A top Democrat on the Senate Judiciary Committee on Sunday refused to rule out the possibility that Sen. Cory Booker, D-N.J., is facing an ethics committee investigation for releasing confidential documents during the confirmation hearings for Supreme Court nominee Brett Kavanaugh last week.
Speaking exclusively to “Fox News Sunday,” Sen. Chris Coons, D-Del., who also serves on the Senate Ethics Committee, repeatedly refused to confirm or deny the existence of a formal probe into Booker’s actions.
“I have to be careful what I say here, because I’m the vice chairman of the Ethics Committee, and in that role I can’t comment on anything that may or may not come before the committee,” Coons said. He added: “I really can’t comment on whether or not this is breaking the rules of the committee.”
When pressed by Wallace on whether Booker was facing an ethics probe, Coons stayed mum.
“I can’t comment on that,” the Delaware senator said. “The rules of the ethics committee prohibit any member of the committee from commenting on whether a matter is before the committee or not.” Coons then confirmed that meant he could not deny the existence of a probe.
In a dramatic moment on Thursday morning, Booker announced that he would release a series of Bush-era documents, which included Kavanaugh’s thoughts on racial profiling in the wake of the September 11 terror attacks and his assessment of the Supreme Court’s views on Roe v. Wade.
The documents appeared to be labeled “committee confidential,” meaning they were cleared to be viewed only by the Senate Judiciary Committee, not the public.
“This is about the closest I’ll probably ever have in my life to an ‘I am Spartacus’ moment,” Booker said, making sure to emphasize that he felt he was risking expulsion from the Senate for what he claimed were serious rules violations. Senators can only be expelled by a highly extraordinary two-thirds vote of their colleagues, which has not occured since the Civil War.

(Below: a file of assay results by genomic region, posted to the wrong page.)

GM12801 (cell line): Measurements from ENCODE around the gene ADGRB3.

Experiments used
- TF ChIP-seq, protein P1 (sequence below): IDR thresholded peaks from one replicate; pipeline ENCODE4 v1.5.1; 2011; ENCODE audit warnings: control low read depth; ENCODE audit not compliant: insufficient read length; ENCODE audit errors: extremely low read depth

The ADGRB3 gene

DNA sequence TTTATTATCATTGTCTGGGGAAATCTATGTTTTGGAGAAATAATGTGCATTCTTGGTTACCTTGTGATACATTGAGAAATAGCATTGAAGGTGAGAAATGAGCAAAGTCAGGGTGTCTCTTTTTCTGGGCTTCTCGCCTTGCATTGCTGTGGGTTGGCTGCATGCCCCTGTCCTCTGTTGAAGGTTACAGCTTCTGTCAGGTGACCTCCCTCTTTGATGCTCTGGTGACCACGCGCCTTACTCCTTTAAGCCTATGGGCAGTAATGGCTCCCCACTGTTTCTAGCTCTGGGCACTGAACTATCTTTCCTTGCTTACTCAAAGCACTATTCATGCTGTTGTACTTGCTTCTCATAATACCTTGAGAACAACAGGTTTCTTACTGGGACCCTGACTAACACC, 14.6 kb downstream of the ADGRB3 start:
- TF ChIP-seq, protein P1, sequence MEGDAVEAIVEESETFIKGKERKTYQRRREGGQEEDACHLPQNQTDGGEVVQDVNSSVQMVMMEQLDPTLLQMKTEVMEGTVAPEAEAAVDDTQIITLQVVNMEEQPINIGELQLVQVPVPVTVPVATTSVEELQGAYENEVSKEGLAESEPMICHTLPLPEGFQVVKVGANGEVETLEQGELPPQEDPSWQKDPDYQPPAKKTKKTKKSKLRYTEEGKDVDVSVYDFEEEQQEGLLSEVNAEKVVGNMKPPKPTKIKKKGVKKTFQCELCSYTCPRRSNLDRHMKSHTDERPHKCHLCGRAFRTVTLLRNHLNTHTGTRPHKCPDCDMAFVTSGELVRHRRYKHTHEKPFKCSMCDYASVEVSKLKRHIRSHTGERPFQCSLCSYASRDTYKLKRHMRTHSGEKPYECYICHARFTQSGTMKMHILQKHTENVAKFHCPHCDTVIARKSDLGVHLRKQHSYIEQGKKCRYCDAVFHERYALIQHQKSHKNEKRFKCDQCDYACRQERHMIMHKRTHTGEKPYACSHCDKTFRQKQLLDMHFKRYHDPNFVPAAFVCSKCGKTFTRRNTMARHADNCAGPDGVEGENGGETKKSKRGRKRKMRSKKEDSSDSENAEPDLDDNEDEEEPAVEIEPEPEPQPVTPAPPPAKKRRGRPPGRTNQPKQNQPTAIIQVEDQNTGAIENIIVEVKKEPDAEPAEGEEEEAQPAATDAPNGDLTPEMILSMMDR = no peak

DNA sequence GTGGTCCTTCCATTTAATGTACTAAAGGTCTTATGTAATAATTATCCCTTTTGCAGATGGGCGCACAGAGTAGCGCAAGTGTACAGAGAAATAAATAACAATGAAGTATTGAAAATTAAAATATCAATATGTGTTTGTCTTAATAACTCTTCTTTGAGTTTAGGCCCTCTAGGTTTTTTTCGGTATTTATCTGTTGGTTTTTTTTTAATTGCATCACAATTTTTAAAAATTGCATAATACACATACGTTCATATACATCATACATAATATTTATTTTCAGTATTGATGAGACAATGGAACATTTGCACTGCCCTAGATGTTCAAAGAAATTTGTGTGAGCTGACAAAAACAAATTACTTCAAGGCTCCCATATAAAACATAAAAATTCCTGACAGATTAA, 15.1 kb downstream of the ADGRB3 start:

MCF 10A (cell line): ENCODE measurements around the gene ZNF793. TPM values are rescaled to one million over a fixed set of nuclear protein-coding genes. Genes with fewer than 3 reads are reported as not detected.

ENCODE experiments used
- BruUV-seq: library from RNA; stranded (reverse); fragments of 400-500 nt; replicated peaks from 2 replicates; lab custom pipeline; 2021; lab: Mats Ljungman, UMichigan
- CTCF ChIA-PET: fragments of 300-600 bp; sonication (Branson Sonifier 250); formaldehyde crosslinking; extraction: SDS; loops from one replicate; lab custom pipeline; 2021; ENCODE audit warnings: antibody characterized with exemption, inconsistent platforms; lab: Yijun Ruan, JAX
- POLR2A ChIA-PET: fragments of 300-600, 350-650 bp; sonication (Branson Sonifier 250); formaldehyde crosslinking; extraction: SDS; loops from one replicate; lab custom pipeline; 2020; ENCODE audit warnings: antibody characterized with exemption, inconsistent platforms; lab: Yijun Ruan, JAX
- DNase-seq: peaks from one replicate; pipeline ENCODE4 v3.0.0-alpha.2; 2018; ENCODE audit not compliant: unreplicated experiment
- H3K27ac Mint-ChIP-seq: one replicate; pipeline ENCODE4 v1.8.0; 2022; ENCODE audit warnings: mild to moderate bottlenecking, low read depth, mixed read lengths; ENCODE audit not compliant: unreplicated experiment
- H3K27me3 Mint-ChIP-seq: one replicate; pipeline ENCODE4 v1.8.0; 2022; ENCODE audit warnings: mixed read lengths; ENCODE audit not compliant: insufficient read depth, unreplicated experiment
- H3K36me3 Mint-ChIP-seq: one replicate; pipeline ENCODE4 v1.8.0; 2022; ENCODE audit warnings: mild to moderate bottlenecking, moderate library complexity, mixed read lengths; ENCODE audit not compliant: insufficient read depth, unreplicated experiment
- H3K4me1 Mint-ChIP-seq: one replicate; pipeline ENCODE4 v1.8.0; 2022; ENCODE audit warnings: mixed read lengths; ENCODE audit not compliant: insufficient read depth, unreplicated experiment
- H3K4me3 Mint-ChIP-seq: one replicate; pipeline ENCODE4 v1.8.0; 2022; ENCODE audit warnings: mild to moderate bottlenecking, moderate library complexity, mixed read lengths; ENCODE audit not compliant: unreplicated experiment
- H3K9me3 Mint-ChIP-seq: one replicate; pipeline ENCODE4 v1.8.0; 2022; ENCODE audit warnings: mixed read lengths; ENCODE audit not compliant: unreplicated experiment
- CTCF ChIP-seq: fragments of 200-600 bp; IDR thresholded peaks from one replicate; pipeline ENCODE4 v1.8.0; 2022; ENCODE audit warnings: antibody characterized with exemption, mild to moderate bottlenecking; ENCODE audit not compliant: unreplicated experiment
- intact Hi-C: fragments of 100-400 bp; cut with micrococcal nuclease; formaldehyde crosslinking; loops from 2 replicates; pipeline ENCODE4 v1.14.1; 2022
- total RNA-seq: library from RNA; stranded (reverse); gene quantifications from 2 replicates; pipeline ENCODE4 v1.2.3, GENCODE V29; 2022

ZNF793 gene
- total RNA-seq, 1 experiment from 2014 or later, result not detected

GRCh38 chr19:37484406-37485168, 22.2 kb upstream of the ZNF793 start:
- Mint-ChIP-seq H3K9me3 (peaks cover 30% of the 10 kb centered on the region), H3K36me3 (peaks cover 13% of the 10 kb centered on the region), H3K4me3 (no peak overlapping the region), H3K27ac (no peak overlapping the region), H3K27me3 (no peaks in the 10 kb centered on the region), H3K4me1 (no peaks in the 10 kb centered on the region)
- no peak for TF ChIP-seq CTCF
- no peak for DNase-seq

A Judiciary Committee spokesperson told Fox News late Thursday that at least some of the emails Booker had released were still “committee confidential” when he published them hours earlier, suggesting Booker had, in fact, violated Senate rules, although Republicans confirmed earlier in the day that they had cleared many of the documents for public release the night before Booker posted them on Twitter.
One of the documents was a 2003 email that had been marked “committee confidential” in which Kavanaugh wrote: “I am not sure that all legal scholars refer to Roe as the settled law of the land at the Supreme Court level since Court can always overrule its precedent, and three current Justices on the Court would do so.”
Kavanaugh, then a lawyer in the George W. Bush administration, was being asked for his opinion on a draft Op-Ed to be bylined by pro-life women. He repeatedly told Democrats that the email reflected only his opinion on the views of “legal scholars,” and were not necessarily a fair reflection of his own opinions.
Democrats also highlighted a 2001 email referenced on Wednesday in which Kavanaugh seemed dismissive of Department of Transportation regulations that gave preference to minority-owned companies, even where they did not offer the most competitive bid on a particular contract.
“The fundamental problem in this case is that these DOT regulations use a lot of legalisms and disguises to mask what in reality is a naked racial set-aside,” Kavanaugh wrote, as part of his analysis that conservative members of the Supreme Court would “realize as much in short order and rule accordingly.” Kavanaugh on Thursday defended the email as an assessment of his views on the Supreme Court’s probable take on the matter.
And in 2002, Kavanaugh wrote that he “generally” favored racially neutral security measures in the long term. But he acknowledged that administration officials would need to “grapple” with the viability of a potential interim solution that included race as a consideration, suggesting that until race-neutral policies could be effectively implemented, national security concerns in the aftermath of the September 11 attacks could demand another approach.
Coons told Wallace that he remained “gravely concerned that [Kavanaugh] is not inside the judicial mainstream on several really important precedents that would have a real impact on individual rights and liberties of Americans and on presidential power.”
But the top Democrat agreed with the Trump administration on one thing: that the anonymous author of a New York Times Op-Ed describing efforts to undermine his presidency from within should leave the White House.
“I agree with that position; I think the honorable thing to do is to resign and to go public with the author’s concerns about the president’s fitness to serve,” Coons said.